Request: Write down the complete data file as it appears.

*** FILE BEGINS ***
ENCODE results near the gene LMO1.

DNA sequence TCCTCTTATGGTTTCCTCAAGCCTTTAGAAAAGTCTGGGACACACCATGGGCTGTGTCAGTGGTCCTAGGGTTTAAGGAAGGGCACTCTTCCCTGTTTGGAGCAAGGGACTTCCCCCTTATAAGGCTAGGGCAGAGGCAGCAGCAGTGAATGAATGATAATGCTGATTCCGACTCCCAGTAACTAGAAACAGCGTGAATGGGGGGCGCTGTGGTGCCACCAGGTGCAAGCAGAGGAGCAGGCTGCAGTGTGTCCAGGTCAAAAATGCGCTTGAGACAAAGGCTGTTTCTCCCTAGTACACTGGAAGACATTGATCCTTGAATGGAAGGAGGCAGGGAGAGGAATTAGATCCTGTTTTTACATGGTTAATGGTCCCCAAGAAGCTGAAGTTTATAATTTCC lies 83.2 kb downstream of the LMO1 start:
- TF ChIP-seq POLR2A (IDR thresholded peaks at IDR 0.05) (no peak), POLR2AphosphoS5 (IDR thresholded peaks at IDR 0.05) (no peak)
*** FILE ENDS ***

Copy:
ENCODE results near the gene LMO1.

DNA sequence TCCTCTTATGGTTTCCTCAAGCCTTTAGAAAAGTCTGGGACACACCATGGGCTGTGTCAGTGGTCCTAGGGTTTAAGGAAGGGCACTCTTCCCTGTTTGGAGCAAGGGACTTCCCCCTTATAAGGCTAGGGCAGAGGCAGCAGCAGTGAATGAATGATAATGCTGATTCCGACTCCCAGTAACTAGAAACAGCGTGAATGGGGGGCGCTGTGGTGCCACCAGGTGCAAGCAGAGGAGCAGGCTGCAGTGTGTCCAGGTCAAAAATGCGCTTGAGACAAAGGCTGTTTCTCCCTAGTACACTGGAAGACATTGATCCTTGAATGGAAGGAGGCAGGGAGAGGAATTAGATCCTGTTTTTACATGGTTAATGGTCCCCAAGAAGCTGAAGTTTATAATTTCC lies 83.2 kb downstream of the LMO1 start:
- TF ChIP-seq POLR2A (IDR thresholded peaks at IDR 0.05) (no peak), POLR2AphosphoS5 (IDR thresholded peaks at IDR 0.05) (no peak)